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Friday, Apr. 29, 2016

Stan Musial still "The Man"

Thursday, April 16, 2009

Major League baseball is upon us and as usual, my mind drifts back to my growing up days in south Missouri and how, before television, we enjoyed listening to the St. Louis Cardinal games on the radio.

After KWPM went on the air in 1947, the games came in strong, except at night.

Then, we often drove toward the station in West Plains and listened on the car radio.

Our favorite player in those days was Stan Musial.

Called up to the majors late in the 1941 season, he played 22 years, all with the Cardinals.

Stan quickly became a star, helping St. Louis go to the World Series three years in a row, starting in 1943.

A gentleman on and off the field, Stan was a fan favorite both in St. Louis and in other cities, especially in Brooklyn where they called him "Stan the Man."

Now in the Baseball Hall of Fame, he is among the all-time leaders in several categories.

He had three MVP awards, was a seven-time league batting champion, hit 475 career homers and has a .331 lifetime batting average.

His best year statistically was in 1948 when he hit .376 with 46 doubles, 18 triples and 39 home runs.

Stan played in 3,026 games and was never once thrown out of a game.

In 1952, he hit a grand slam home run against Brooklyn, only to have it nullified because one of the base umpires said he had called time out.

Amid the howling fans, the manager and several of the Cardinals were thrown out of the game for arguing, but not Stan.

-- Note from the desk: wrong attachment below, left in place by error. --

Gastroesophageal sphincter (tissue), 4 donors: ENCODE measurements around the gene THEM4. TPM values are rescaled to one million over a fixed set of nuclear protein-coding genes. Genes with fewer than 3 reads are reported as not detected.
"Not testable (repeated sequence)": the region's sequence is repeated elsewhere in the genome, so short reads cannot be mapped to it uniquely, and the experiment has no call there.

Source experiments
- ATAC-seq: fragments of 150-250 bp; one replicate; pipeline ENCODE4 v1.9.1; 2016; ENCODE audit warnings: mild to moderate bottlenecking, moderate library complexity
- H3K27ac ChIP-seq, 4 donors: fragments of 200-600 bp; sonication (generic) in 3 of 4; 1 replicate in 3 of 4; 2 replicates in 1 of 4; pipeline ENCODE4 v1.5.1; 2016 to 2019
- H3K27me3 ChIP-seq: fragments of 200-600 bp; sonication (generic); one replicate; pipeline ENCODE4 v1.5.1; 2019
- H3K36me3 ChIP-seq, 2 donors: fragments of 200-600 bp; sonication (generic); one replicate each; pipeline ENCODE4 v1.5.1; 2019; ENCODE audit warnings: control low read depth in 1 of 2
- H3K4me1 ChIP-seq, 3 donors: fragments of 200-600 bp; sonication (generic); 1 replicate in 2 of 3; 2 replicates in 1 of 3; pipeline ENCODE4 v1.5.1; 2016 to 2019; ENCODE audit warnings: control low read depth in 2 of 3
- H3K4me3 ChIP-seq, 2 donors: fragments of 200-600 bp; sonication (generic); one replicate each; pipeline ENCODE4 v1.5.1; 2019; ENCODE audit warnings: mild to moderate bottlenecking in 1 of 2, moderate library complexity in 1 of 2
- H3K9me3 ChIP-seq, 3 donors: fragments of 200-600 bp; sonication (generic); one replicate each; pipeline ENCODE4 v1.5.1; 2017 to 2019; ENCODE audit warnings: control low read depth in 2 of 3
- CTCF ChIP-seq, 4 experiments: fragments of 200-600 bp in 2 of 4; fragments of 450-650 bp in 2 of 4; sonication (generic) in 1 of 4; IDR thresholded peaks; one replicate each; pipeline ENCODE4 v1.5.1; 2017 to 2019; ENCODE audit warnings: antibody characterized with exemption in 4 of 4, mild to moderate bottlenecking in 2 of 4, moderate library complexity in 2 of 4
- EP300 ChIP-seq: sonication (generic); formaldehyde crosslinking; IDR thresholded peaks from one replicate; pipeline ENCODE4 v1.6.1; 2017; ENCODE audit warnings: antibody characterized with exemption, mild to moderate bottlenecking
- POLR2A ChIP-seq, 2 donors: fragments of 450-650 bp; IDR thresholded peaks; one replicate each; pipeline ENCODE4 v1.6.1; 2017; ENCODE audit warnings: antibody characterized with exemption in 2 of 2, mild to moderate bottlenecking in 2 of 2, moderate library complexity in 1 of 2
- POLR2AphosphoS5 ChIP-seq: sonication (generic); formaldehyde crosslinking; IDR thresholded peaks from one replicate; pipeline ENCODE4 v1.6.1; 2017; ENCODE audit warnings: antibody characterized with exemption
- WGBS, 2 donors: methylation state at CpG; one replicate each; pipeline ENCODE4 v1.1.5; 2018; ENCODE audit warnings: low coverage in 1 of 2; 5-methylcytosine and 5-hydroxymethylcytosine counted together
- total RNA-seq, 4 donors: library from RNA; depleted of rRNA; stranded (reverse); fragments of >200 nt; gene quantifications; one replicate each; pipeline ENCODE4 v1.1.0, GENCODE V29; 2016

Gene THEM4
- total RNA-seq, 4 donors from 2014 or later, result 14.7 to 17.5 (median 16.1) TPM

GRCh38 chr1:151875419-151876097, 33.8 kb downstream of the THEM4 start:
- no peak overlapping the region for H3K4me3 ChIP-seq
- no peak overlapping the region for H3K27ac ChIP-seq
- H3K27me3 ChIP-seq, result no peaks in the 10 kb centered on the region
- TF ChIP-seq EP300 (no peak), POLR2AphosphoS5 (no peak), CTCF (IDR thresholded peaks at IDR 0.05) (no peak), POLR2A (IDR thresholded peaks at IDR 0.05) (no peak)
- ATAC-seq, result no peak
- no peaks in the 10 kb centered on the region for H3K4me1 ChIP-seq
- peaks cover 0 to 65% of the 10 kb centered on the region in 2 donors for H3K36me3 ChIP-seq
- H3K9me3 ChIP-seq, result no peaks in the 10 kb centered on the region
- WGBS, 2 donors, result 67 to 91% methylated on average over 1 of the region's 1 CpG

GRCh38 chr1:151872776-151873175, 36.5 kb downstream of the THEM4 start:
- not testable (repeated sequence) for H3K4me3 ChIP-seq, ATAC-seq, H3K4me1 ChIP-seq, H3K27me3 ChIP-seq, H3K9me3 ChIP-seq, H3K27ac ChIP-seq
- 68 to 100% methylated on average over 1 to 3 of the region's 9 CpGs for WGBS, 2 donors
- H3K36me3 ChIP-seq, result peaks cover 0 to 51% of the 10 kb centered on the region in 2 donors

He calmly retreated from the base path, went back to the plate and hit a three-run triple off the fence to win the game.

Preacher Roe, our local hero from Viola and West Plains who pitched in the major leagues, said Musial was the best hitter he ever faced. (Remember, Preacher pitched to DiMaggio, Mantle and many of the greats.) Preacher said Musial could hit him with the lights out and when asked how to get Musial out, Preacher once said, "I throw him four wide ones and then try to pick him off first."

Musial played hard, never refused to sign autographs and even though he dreaded to speak in public, rarely turned down an appearance invitation.

As far as I know, he hasn't had a movie or a best-selling book written about him, but he won't be left out of any "who's the greatest conversations" if I'm around.

To show you what kind of guy he was, toward the end of his career, when he felt his skills diminishing, he asked for a pay cut.

He is truly, Stan the Man.

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